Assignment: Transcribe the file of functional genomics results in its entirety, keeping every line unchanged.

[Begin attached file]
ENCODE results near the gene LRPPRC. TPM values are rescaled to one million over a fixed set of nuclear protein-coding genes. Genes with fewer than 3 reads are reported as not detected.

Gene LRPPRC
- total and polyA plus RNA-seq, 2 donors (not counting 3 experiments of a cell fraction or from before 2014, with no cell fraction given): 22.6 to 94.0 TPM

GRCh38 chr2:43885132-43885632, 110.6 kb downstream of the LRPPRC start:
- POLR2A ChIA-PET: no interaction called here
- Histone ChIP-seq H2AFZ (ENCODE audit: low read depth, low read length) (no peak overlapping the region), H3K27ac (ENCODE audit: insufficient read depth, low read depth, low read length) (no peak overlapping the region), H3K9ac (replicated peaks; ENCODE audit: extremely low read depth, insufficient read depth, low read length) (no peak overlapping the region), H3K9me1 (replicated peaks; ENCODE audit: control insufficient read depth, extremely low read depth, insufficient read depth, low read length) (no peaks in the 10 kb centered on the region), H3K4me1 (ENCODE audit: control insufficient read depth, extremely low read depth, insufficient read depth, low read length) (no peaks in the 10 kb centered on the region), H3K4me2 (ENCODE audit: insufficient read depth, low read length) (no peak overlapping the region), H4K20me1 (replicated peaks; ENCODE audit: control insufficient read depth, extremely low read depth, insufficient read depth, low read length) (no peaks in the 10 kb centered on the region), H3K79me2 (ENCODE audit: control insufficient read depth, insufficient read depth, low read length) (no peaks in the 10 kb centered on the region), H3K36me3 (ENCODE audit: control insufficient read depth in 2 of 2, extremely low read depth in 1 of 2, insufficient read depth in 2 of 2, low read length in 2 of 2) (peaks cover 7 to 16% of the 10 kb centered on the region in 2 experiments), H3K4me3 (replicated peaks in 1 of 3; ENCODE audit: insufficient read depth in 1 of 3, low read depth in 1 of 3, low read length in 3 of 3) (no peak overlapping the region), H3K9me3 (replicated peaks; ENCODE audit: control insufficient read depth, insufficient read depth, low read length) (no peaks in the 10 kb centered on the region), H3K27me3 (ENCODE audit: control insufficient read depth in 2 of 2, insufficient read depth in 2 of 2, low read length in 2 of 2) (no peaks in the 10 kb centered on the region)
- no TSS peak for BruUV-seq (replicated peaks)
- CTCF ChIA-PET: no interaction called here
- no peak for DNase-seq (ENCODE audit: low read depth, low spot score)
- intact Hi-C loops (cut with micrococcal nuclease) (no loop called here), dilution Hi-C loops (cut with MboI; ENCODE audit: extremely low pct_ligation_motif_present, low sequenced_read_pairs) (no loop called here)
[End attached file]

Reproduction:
ENCODE results near the gene LRPPRC. TPM values are rescaled to one million over a fixed set of nuclear protein-coding genes. Genes with fewer than 3 reads are reported as not detected.

Gene LRPPRC
- total and polyA plus RNA-seq, 2 donors (not counting 3 experiments of a cell fraction or from before 2014, with no cell fraction given): 22.6 to 94.0 TPM

GRCh38 chr2:43885132-43885632, 110.6 kb downstream of the LRPPRC start:
- POLR2A ChIA-PET: no interaction called here
- Histone ChIP-seq H2AFZ (ENCODE audit: low read depth, low read length) (no peak overlapping the region), H3K27ac (ENCODE audit: insufficient read depth, low read depth, low read length) (no peak overlapping the region), H3K9ac (replicated peaks; ENCODE audit: extremely low read depth, insufficient read depth, low read length) (no peak overlapping the region), H3K9me1 (replicated peaks; ENCODE audit: control insufficient read depth, extremely low read depth, insufficient read depth, low read length) (no peaks in the 10 kb centered on the region), H3K4me1 (ENCODE audit: control insufficient read depth, extremely low read depth, insufficient read depth, low read length) (no peaks in the 10 kb centered on the region), H3K4me2 (ENCODE audit: insufficient read depth, low read length) (no peak overlapping the region), H4K20me1 (replicated peaks; ENCODE audit: control insufficient read depth, extremely low read depth, insufficient read depth, low read length) (no peaks in the 10 kb centered on the region), H3K79me2 (ENCODE audit: control insufficient read depth, insufficient read depth, low read length) (no peaks in the 10 kb centered on the region), H3K36me3 (ENCODE audit: control insufficient read depth in 2 of 2, extremely low read depth in 1 of 2, insufficient read depth in 2 of 2, low read length in 2 of 2) (peaks cover 7 to 16% of the 10 kb centered on the region in 2 experiments), H3K4me3 (replicated peaks in 1 of 3; ENCODE audit: insufficient read depth in 1 of 3, low read depth in 1 of 3, low read length in 3 of 3) (no peak overlapping the region), H3K9me3 (replicated peaks; ENCODE audit: control insufficient read depth, insufficient read depth, low read length) (no peaks in the 10 kb centered on the region), H3K27me3 (ENCODE audit: control insufficient read depth in 2 of 2, insufficient read depth in 2 of 2, low read length in 2 of 2) (no peaks in the 10 kb centered on the region)
- no TSS peak for BruUV-seq (replicated peaks)
- CTCF ChIA-PET: no interaction called here
- no peak for DNase-seq (ENCODE audit: low read depth, low spot score)
- intact Hi-C loops (cut with micrococcal nuclease) (no loop called here), dilution Hi-C loops (cut with MboI; ENCODE audit: extremely low pct_ligation_motif_present, low sequenced_read_pairs) (no loop called here)